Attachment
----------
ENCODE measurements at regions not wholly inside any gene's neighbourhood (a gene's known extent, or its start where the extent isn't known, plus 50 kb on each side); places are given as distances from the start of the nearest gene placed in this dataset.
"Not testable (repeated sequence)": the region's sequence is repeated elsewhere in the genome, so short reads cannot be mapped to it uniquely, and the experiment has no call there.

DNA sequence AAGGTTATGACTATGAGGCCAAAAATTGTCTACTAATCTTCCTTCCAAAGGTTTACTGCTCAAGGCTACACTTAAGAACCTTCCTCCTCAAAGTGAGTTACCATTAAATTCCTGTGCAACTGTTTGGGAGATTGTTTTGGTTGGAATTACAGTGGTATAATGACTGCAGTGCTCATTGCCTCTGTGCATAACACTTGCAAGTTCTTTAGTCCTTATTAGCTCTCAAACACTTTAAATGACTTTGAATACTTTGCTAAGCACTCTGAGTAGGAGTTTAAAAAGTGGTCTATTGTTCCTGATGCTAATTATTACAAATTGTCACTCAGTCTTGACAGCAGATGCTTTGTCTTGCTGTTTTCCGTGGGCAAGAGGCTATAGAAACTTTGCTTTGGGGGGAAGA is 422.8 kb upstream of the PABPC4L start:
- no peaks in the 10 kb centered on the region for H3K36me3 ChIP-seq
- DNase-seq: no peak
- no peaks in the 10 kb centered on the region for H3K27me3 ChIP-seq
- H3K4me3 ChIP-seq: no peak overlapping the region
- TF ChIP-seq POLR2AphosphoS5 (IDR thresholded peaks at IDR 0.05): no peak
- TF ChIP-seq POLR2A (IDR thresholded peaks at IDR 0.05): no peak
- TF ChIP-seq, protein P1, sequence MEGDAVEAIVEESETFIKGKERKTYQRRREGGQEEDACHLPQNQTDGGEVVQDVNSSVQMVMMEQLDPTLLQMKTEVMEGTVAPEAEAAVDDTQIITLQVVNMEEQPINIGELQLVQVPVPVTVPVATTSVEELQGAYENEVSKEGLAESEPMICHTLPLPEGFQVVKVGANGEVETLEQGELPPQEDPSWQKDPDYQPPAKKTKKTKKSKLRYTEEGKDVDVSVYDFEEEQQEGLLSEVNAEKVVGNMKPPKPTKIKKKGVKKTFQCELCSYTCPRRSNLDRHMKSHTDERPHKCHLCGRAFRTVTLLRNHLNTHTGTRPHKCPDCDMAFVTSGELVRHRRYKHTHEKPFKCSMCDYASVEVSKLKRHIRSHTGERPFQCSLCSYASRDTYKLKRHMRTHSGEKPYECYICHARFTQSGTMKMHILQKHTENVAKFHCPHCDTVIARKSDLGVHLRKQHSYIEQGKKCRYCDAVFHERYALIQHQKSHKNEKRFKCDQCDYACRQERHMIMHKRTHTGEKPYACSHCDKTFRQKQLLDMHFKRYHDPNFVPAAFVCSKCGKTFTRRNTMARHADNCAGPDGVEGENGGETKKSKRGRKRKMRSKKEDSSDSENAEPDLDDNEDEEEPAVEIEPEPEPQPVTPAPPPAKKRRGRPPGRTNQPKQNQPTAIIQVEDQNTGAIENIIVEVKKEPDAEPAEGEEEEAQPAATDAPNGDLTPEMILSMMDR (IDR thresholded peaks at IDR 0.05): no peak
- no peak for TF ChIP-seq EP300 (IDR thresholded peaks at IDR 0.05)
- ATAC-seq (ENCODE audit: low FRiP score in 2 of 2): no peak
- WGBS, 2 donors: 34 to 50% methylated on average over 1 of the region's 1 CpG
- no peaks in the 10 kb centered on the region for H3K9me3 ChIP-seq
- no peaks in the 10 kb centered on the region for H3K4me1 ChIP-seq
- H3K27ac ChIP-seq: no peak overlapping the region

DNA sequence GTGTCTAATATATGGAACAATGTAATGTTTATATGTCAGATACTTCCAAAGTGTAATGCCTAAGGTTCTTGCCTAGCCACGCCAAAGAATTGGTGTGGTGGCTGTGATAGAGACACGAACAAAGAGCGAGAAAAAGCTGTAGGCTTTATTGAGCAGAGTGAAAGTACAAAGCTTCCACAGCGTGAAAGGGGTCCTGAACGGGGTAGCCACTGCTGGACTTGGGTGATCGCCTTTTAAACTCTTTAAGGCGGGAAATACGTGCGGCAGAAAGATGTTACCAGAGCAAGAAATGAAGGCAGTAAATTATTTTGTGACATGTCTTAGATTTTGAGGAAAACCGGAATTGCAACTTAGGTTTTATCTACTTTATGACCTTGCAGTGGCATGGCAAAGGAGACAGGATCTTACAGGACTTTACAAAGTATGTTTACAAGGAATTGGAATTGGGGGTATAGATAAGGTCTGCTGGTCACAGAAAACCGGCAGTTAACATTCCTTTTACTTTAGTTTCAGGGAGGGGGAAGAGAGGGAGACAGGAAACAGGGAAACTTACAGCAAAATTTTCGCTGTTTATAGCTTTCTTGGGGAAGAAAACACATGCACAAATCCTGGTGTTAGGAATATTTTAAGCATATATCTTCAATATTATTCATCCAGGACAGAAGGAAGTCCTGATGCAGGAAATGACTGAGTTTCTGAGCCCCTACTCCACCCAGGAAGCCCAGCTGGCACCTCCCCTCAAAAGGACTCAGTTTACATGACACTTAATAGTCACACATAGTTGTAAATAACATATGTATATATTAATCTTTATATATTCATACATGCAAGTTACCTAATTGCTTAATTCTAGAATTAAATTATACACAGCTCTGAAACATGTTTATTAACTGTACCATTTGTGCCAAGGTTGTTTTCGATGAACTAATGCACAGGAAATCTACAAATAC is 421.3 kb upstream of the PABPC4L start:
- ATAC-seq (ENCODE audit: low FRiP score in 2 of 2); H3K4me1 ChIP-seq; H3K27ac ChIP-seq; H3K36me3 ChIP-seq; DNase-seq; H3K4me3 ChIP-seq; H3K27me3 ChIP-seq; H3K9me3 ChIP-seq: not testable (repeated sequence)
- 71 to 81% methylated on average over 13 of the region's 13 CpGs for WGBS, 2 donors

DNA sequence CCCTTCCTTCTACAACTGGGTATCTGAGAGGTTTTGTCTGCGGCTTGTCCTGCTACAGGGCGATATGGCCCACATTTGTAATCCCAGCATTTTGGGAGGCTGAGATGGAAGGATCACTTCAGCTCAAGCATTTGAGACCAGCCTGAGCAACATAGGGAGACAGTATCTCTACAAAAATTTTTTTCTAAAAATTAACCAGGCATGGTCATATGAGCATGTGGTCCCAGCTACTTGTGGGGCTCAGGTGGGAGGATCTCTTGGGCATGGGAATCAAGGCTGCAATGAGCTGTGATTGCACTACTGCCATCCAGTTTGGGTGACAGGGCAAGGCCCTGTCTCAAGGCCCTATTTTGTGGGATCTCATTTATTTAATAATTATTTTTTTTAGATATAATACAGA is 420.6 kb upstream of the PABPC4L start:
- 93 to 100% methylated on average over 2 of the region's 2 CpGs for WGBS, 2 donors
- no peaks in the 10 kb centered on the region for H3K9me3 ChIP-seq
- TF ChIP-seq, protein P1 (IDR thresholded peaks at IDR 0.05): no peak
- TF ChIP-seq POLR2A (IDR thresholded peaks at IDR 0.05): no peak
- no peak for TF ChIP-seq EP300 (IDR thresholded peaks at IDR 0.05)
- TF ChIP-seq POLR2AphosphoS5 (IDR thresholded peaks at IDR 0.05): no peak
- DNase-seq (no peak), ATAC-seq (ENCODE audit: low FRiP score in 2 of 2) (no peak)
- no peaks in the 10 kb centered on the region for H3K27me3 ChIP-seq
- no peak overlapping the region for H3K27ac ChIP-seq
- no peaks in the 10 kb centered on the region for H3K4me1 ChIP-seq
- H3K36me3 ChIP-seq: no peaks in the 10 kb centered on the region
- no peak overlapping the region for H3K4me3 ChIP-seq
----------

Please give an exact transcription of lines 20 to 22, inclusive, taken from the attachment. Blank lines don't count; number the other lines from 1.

DNA sequence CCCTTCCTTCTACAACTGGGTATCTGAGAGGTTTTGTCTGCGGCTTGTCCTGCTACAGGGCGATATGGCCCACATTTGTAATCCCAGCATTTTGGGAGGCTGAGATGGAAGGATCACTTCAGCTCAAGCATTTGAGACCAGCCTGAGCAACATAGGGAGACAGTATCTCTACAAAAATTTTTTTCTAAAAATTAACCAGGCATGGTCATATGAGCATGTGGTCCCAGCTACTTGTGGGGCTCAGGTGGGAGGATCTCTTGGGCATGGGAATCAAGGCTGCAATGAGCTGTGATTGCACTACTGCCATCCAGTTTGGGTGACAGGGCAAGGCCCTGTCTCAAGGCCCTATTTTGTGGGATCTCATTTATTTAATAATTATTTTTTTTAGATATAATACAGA is 420.6 kb upstream of the PABPC4L start:
- 93 to 100% methylated on average over 2 of the region's 2 CpGs for WGBS, 2 donors
- no peaks in the 10 kb centered on the region for H3K9me3 ChIP-seq